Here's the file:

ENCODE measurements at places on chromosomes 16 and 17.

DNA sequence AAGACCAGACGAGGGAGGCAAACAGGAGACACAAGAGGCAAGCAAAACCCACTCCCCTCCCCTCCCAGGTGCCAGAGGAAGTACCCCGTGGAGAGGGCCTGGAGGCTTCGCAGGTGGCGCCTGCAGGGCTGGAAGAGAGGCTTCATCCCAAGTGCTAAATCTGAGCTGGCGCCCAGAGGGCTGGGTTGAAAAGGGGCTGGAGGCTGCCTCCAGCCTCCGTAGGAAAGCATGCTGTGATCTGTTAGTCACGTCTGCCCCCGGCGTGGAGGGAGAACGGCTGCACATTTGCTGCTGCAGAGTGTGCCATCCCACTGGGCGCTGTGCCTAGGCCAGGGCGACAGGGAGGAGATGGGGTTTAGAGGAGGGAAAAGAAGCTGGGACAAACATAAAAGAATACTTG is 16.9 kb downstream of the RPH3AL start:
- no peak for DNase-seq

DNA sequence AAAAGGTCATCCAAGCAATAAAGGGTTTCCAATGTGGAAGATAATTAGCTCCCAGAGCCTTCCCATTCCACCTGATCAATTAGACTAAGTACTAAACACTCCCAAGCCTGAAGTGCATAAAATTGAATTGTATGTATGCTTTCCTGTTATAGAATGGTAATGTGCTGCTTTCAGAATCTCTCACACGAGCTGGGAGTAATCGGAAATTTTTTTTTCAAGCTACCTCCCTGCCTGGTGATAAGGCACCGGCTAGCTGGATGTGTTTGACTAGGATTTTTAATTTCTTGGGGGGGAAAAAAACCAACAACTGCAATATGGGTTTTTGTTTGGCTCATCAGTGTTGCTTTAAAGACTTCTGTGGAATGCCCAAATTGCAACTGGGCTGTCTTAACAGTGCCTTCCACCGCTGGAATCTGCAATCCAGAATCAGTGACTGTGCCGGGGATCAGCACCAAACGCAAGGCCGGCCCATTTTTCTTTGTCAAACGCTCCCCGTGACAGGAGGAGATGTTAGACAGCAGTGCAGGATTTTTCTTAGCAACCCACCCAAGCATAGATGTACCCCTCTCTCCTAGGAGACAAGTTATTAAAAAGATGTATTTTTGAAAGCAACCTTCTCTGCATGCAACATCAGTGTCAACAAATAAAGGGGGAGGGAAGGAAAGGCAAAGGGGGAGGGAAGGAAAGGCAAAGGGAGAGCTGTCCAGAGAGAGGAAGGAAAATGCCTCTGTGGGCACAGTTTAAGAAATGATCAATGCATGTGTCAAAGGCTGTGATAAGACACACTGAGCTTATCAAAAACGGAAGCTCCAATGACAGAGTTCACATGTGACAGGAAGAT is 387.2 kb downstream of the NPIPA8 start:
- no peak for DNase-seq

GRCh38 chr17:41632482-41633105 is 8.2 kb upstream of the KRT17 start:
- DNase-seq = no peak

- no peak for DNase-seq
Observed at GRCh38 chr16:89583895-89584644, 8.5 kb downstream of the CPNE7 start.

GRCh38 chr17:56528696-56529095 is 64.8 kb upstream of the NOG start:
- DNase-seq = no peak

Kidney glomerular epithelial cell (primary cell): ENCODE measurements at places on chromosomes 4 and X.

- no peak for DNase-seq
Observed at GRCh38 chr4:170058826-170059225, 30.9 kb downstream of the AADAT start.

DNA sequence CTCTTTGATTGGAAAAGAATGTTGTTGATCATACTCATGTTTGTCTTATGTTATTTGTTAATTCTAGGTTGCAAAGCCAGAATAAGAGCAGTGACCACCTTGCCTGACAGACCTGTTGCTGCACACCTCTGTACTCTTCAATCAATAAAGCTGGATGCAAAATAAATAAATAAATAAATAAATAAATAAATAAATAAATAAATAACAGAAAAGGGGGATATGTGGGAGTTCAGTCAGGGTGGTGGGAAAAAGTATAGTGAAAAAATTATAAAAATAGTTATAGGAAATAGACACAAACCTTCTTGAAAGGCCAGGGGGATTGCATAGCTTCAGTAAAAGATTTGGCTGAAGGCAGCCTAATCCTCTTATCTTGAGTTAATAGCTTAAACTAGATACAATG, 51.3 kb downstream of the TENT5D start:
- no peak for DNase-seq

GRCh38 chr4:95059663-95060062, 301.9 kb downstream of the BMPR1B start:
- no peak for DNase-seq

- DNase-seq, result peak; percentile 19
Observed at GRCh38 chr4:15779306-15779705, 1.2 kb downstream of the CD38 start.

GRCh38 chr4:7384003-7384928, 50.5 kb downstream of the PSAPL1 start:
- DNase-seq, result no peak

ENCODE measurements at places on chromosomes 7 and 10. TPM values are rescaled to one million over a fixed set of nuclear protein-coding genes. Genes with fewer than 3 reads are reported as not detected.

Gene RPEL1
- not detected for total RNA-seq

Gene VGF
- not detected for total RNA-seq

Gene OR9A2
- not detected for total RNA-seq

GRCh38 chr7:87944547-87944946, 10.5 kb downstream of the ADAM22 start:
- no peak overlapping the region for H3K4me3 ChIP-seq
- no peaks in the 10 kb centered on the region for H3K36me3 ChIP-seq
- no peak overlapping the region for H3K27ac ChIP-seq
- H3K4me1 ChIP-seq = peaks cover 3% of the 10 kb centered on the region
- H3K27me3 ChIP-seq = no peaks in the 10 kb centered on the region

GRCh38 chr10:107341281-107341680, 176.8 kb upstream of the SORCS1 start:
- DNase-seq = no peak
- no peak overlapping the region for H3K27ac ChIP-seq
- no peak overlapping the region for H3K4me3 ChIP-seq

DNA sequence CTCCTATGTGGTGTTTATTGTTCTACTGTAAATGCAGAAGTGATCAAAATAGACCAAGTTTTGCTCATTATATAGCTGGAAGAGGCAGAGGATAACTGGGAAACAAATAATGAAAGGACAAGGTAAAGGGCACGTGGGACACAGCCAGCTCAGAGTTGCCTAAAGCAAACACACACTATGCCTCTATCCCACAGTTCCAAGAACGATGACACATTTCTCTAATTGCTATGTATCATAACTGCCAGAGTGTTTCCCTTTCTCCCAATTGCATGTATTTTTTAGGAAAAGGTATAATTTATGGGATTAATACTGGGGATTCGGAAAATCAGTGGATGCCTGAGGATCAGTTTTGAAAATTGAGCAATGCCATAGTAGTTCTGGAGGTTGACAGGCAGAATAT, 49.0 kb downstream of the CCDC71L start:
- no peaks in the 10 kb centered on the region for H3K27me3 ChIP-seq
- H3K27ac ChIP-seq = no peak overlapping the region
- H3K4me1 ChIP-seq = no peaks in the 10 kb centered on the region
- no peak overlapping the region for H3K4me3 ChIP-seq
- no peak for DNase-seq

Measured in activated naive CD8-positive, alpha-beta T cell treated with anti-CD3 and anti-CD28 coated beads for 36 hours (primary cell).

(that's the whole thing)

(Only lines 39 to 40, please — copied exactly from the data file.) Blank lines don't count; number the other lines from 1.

- no peak overlapping the region for H3K4me3 ChIP-seq

DNA sequence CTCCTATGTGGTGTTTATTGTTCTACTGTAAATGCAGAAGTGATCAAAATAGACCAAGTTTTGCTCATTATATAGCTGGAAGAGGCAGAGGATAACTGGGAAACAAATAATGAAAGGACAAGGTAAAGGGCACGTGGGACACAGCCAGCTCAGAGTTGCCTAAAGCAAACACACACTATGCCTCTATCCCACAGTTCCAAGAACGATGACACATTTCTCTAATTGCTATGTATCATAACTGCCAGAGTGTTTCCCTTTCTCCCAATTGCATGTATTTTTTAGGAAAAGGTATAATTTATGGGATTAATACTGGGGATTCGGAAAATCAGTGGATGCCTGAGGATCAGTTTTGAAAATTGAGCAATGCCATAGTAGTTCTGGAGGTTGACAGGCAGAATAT, 49.0 kb downstream of the CCDC71L start: